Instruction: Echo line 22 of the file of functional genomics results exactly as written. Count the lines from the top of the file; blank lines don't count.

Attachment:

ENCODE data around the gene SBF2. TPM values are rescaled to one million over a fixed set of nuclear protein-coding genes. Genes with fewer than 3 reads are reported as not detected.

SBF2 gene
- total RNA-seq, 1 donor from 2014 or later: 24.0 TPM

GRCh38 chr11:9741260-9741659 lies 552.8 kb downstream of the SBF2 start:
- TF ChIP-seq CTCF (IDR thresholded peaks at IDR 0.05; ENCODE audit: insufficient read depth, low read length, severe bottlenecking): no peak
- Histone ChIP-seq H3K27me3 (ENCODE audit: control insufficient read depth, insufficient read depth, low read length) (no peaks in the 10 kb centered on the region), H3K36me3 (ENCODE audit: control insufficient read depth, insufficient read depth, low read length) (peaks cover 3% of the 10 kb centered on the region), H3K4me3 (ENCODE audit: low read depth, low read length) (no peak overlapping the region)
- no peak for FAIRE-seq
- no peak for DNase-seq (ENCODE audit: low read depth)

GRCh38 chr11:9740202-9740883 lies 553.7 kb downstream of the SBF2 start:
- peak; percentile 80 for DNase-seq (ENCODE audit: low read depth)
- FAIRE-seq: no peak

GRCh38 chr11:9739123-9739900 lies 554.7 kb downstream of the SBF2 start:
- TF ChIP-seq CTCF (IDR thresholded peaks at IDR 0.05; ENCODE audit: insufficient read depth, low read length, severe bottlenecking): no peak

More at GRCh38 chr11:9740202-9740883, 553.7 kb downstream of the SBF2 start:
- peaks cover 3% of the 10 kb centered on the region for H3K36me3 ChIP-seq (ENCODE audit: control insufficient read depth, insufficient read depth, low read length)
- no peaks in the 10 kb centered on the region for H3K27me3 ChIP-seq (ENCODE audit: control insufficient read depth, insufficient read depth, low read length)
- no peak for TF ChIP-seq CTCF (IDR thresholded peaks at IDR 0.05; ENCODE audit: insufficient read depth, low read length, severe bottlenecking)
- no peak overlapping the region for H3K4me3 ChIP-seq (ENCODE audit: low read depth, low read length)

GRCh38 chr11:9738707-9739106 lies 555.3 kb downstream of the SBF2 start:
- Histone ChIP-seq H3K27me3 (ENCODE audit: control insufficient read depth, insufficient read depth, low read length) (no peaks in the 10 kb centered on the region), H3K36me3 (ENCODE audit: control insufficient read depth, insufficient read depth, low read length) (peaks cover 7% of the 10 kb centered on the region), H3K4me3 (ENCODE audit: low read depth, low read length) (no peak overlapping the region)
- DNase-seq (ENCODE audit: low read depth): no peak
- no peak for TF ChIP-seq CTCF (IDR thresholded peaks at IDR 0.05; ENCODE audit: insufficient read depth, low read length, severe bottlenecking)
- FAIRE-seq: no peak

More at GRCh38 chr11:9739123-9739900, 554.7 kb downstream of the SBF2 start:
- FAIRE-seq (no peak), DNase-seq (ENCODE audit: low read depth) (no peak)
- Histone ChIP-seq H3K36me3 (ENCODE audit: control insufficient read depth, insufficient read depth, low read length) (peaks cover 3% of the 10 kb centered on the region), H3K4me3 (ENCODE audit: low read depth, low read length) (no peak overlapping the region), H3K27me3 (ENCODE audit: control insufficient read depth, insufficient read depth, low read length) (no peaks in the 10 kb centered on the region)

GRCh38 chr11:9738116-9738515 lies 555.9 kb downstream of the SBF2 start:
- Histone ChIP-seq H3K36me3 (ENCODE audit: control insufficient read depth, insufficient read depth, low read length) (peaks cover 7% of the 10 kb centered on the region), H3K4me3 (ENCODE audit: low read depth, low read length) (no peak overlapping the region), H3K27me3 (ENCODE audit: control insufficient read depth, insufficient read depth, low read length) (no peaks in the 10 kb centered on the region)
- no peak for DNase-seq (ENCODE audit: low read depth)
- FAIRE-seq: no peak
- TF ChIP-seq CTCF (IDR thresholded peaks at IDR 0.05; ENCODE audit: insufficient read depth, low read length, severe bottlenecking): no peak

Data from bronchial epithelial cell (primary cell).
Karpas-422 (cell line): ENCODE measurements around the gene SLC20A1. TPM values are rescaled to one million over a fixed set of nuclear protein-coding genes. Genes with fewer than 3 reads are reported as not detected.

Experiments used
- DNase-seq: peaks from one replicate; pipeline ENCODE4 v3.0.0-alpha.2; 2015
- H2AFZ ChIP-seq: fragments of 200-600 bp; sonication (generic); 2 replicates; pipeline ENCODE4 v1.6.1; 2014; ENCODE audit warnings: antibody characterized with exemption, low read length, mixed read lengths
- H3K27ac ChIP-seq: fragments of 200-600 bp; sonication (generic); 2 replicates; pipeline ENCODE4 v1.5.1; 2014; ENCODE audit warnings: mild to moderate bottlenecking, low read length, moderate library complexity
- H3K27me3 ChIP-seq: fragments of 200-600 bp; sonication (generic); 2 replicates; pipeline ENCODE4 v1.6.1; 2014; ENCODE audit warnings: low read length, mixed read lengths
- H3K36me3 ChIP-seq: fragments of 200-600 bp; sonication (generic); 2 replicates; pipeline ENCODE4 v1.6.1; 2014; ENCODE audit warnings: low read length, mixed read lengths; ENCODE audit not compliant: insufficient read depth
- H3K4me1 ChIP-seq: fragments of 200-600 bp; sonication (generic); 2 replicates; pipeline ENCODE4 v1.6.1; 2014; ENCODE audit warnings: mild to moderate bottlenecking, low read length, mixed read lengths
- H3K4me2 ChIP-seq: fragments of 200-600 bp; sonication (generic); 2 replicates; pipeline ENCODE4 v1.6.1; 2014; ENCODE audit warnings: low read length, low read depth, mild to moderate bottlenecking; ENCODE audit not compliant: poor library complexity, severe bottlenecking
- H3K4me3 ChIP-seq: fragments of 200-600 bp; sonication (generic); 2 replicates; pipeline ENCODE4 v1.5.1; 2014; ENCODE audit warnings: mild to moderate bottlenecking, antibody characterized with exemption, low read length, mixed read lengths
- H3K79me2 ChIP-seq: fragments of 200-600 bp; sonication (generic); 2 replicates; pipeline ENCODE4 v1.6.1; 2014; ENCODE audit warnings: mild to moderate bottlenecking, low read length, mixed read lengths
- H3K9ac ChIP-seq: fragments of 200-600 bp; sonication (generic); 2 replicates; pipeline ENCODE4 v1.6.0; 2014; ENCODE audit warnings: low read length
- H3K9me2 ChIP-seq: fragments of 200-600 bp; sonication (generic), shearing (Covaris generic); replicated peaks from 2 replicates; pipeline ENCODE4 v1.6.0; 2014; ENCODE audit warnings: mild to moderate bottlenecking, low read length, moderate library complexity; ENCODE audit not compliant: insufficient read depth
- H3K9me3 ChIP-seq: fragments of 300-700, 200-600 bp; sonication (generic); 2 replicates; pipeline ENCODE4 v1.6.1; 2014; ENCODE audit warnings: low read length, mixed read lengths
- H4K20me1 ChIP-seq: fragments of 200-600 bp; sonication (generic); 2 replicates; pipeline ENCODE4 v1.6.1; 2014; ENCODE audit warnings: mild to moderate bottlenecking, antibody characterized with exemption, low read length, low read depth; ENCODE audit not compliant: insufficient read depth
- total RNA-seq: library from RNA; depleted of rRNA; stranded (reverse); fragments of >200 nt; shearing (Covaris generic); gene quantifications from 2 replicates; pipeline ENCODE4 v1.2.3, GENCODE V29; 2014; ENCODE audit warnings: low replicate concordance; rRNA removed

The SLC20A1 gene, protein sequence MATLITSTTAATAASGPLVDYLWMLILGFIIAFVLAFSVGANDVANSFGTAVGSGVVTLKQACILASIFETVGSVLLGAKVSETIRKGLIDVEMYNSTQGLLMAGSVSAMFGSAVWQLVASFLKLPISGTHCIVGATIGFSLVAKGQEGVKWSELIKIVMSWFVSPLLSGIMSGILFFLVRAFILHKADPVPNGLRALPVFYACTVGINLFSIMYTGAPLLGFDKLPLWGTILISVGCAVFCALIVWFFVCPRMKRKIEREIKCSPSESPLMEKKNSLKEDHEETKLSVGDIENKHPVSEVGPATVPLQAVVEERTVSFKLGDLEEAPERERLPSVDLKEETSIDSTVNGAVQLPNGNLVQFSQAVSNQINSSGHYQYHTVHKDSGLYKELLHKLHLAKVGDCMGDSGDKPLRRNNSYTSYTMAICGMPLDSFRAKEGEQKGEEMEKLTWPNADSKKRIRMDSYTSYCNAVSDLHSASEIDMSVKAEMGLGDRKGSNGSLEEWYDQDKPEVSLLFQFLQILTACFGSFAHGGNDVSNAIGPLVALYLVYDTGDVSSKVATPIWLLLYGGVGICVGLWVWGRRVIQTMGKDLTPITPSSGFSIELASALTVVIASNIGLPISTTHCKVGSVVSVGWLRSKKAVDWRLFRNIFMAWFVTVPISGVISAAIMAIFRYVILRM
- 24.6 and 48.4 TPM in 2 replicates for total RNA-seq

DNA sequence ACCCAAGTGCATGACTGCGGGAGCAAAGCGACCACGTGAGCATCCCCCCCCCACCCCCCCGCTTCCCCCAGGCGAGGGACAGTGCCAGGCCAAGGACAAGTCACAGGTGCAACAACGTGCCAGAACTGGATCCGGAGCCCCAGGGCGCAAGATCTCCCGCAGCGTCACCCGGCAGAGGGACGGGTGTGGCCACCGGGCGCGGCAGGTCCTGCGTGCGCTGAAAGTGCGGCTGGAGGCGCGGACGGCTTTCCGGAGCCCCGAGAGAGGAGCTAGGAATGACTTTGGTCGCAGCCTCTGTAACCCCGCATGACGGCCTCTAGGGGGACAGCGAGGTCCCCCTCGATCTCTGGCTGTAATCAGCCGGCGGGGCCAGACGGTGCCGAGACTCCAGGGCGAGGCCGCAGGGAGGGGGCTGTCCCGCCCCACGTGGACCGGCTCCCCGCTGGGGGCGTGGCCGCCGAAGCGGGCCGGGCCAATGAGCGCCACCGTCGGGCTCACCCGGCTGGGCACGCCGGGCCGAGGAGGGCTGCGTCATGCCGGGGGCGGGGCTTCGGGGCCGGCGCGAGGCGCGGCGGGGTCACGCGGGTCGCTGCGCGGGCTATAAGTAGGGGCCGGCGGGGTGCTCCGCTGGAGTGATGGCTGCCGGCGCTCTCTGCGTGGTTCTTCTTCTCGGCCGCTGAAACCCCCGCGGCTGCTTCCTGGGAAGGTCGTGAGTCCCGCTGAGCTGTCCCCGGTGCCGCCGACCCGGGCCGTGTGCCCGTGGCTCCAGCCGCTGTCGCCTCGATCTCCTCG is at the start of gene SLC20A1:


- no peak for TF ChIP-seq CTCF (IDR thresholded peaks at IDR 0.05; ENCODE audit: insufficient read depth, low read length, severe bottlenecking)